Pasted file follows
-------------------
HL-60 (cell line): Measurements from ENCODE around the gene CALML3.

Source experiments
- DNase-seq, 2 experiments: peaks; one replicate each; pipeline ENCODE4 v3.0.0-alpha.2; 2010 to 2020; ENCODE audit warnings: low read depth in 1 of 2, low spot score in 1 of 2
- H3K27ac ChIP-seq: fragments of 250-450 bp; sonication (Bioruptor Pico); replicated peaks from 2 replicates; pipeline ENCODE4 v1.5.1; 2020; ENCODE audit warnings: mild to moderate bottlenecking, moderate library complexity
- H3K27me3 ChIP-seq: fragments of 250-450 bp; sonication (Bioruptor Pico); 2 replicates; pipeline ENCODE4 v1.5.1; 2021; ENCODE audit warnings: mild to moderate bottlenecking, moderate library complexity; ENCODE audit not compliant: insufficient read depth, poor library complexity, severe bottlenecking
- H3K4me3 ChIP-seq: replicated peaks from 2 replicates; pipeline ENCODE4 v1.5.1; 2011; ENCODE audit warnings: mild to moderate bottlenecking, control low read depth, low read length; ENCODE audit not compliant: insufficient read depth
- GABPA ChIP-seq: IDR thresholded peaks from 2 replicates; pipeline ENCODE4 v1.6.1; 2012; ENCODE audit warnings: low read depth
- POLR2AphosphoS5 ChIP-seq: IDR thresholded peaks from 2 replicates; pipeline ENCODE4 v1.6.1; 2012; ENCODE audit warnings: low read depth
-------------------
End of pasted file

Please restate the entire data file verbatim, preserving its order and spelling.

HL-60 (cell line): Measurements from ENCODE around the gene CALML3.

Source experiments
- DNase-seq, 2 experiments: peaks; one replicate each; pipeline ENCODE4 v3.0.0-alpha.2; 2010 to 2020; ENCODE audit warnings: low read depth in 1 of 2, low spot score in 1 of 2
- H3K27ac ChIP-seq: fragments of 250-450 bp; sonication (Bioruptor Pico); replicated peaks from 2 replicates; pipeline ENCODE4 v1.5.1; 2020; ENCODE audit warnings: mild to moderate bottlenecking, moderate library complexity
- H3K27me3 ChIP-seq: fragments of 250-450 bp; sonication (Bioruptor Pico); 2 replicates; pipeline ENCODE4 v1.5.1; 2021; ENCODE audit warnings: mild to moderate bottlenecking, moderate library complexity; ENCODE audit not compliant: insufficient read depth, poor library complexity, severe bottlenecking
- H3K4me3 ChIP-seq: replicated peaks from 2 replicates; pipeline ENCODE4 v1.5.1; 2011; ENCODE audit warnings: mild to moderate bottlenecking, control low read depth, low read length; ENCODE audit not compliant: insufficient read depth
- GABPA ChIP-seq: IDR thresholded peaks from 2 replicates; pipeline ENCODE4 v1.6.1; 2012; ENCODE audit warnings: low read depth
- POLR2AphosphoS5 ChIP-seq: IDR thresholded peaks from 2 replicates; pipeline ENCODE4 v1.6.1; 2012; ENCODE audit warnings: low read depth